Another technique Carpenter suggests in helping all kids study (elementary through high school) would be "checking in" with them periodically. Ask if they have questions or need help with anything, and maintain eye contact when speaking with them. She emphasizes frequent encouragement and says, "It must be honest praise. They know the difference." And finally, don't forget the power of physical connection in helping soothe an anxious student. "Sometimes just a touch helps," says Carpenter.
Make good food choices
When I was a college student, at the first sign of boredom, I'd coax my friends to leave the womb of the library and stand in line for Boston's famous Steve's ice cream. Perhaps, had I eaten some balanced meals back then, I wouldn't have craved sweets as soon as I opened my Economics 101 book. Julie Metos, a nutrition expert at the University of Utah, agrees. She suggests maintaining good basic food hygiene, especially when studying. "Try eating more often," she says. Eating every four to five hours helps stave off hunger and keeps mindless snacking at bay.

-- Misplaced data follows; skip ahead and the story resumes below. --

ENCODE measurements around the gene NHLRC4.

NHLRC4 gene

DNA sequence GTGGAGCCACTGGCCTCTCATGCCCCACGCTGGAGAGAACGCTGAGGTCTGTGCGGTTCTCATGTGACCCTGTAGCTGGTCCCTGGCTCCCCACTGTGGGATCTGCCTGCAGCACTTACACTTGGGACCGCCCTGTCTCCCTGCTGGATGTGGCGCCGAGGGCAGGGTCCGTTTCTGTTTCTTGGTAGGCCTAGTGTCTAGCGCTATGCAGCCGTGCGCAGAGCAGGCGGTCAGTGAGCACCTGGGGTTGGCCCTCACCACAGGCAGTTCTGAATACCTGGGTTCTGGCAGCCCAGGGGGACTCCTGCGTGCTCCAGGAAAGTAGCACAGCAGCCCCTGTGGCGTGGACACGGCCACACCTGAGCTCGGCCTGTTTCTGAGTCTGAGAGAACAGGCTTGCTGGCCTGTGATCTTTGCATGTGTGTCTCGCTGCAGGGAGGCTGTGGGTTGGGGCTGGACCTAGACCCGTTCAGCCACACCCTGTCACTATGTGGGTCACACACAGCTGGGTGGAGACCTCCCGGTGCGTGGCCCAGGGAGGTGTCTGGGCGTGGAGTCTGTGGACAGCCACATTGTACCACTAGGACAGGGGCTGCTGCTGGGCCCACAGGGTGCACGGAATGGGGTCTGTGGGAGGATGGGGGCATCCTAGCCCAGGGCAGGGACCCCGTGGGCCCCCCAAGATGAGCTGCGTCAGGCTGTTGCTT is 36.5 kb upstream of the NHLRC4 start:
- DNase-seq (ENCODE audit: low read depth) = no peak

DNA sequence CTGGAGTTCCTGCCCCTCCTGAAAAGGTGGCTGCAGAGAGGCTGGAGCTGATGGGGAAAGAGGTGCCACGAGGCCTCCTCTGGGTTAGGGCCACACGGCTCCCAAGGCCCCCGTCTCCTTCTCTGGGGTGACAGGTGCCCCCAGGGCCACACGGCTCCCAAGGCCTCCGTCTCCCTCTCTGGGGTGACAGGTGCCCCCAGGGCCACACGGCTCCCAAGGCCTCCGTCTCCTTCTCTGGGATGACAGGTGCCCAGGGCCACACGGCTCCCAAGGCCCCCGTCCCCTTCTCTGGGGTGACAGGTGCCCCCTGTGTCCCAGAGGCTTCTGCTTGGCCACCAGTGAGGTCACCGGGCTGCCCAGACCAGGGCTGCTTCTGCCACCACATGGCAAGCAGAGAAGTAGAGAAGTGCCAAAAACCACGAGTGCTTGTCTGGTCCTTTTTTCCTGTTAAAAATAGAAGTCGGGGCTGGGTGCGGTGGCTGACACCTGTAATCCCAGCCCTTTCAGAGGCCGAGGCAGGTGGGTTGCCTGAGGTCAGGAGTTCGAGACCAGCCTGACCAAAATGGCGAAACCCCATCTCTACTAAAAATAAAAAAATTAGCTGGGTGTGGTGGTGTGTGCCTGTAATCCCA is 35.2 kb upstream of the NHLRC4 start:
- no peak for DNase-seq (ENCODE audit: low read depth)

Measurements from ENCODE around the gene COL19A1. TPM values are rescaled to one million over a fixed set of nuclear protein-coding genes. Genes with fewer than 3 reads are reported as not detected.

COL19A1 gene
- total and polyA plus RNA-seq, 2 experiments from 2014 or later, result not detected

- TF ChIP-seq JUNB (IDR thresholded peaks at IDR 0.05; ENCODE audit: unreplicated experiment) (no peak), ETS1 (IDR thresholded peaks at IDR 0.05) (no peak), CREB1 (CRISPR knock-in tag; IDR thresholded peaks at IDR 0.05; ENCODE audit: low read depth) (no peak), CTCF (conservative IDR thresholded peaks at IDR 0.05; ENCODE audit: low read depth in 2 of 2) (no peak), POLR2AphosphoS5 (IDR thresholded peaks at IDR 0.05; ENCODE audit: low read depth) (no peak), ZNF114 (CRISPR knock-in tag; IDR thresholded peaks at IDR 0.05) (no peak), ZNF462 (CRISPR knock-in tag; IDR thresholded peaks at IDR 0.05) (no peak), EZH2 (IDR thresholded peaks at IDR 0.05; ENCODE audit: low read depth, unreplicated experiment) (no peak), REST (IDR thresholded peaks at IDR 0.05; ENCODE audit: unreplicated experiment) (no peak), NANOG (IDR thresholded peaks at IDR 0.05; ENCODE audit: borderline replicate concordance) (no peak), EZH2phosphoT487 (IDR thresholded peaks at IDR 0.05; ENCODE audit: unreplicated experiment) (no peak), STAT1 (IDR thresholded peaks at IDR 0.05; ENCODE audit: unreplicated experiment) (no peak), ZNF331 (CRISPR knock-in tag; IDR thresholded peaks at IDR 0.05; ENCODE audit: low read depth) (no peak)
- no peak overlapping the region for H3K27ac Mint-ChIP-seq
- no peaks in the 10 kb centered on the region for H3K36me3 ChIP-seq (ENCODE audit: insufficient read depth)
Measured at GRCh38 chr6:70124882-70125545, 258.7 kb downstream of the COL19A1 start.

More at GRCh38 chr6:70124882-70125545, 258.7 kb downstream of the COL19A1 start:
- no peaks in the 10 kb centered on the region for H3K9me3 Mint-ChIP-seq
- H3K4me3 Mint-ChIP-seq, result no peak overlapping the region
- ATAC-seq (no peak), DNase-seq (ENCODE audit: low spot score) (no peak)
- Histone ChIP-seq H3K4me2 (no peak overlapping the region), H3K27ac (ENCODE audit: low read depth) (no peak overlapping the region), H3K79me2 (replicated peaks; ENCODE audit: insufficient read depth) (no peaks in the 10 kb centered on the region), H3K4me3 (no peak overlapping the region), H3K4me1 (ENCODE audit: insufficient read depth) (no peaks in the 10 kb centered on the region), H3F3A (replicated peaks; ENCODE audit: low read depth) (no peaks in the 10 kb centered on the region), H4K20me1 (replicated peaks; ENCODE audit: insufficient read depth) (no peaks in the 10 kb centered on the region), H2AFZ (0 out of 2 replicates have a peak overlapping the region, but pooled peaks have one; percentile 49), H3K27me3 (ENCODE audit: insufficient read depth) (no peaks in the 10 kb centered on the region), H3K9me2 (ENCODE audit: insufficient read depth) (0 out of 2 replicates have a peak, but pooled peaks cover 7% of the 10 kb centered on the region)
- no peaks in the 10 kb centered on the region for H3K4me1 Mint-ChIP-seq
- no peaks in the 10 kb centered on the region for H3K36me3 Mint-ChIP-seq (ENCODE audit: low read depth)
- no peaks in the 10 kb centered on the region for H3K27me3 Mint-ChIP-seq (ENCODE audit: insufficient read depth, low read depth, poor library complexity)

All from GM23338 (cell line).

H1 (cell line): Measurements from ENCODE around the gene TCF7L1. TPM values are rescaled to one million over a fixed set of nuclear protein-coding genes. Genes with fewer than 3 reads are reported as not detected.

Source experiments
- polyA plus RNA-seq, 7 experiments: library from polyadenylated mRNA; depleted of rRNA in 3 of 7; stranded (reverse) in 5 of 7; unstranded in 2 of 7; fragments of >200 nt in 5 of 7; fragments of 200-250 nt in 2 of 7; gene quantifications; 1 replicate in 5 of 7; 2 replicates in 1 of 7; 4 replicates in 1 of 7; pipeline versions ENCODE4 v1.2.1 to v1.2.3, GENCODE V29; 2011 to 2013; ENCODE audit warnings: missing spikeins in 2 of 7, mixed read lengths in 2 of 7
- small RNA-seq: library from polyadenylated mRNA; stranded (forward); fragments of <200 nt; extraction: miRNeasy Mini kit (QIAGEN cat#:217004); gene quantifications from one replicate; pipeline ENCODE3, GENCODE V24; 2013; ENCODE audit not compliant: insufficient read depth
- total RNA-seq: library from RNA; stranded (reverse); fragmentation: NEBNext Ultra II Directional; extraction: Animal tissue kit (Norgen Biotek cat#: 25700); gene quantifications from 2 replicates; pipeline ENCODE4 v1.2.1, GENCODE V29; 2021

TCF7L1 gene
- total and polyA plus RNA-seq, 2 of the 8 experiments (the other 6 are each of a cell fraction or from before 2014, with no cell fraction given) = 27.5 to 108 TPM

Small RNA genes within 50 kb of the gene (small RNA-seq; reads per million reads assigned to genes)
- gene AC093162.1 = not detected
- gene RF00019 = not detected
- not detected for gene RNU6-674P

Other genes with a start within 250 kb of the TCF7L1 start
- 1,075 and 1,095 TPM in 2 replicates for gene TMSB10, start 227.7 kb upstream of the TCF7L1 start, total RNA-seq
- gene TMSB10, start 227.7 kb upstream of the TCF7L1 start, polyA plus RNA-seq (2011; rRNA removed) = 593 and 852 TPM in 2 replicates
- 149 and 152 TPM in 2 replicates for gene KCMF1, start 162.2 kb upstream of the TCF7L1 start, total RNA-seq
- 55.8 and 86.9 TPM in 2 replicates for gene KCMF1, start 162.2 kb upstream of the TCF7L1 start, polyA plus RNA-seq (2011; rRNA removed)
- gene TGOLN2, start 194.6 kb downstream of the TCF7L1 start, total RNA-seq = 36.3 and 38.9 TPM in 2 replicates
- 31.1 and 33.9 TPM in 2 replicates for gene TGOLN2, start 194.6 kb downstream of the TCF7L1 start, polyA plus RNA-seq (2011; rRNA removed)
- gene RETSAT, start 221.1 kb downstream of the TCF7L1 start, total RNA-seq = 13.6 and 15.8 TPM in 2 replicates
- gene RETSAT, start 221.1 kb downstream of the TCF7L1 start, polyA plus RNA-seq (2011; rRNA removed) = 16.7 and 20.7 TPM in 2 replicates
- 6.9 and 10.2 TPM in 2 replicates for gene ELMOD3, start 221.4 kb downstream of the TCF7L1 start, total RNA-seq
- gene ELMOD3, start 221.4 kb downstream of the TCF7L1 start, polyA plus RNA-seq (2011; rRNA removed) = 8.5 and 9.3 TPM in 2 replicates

"By eating regularly scheduled meals, complete with carbs, protein and a little bit of fat, you are not inclined to snack. The combination of protein and fat extends the glucose supply to the brain. When your glucose levels are low, you crave sugar," says Metos.
Keep M&M's and Skittles out of sight; "they're just way too addictive," Metos says. "They'll keep you alert but you can't concentrate well. Nobody in the world can resist those. The first three bites are what you taste the most with candy, and then it just becomes a habit."